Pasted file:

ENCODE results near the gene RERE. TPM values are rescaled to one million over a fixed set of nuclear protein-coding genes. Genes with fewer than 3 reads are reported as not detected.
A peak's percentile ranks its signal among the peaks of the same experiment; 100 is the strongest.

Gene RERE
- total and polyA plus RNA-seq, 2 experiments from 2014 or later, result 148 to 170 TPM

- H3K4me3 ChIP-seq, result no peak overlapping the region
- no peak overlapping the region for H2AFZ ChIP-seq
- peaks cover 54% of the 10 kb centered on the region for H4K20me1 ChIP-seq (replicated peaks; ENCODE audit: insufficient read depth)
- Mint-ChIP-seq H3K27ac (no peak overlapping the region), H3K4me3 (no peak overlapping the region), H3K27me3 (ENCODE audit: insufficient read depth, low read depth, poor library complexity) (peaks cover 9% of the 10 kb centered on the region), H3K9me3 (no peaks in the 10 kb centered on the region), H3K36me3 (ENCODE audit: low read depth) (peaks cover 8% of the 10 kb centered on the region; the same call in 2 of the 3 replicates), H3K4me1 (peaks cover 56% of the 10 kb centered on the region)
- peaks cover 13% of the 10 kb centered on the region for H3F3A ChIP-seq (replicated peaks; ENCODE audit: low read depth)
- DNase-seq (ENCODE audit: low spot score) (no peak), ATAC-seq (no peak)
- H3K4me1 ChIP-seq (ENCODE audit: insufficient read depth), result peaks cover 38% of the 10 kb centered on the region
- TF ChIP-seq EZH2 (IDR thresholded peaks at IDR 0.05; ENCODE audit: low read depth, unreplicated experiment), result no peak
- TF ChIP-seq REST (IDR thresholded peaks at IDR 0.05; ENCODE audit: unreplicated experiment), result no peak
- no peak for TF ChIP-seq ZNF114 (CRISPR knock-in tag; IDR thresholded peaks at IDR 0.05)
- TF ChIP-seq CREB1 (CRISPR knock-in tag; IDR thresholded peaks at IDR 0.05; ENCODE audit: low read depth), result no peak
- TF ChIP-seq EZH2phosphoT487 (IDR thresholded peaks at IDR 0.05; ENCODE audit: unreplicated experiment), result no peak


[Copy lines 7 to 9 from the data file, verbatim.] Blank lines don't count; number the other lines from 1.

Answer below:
- peaks cover 54% of the 10 kb centered on the region for H4K20me1 ChIP-seq (replicated peaks; ENCODE audit: insufficient read depth)
- Mint-ChIP-seq H3K27ac (no peak overlapping the region), H3K4me3 (no peak overlapping the region), H3K27me3 (ENCODE audit: insufficient read depth, low read depth, poor library complexity) (peaks cover 9% of the 10 kb centered on the region), H3K9me3 (no peaks in the 10 kb centered on the region), H3K36me3 (ENCODE audit: low read depth) (peaks cover 8% of the 10 kb centered on the region; the same call in 2 of the 3 replicates), H3K4me1 (peaks cover 56% of the 10 kb centered on the region)
- peaks cover 13% of the 10 kb centered on the region for H3F3A ChIP-seq (replicated peaks; ENCODE audit: low read depth)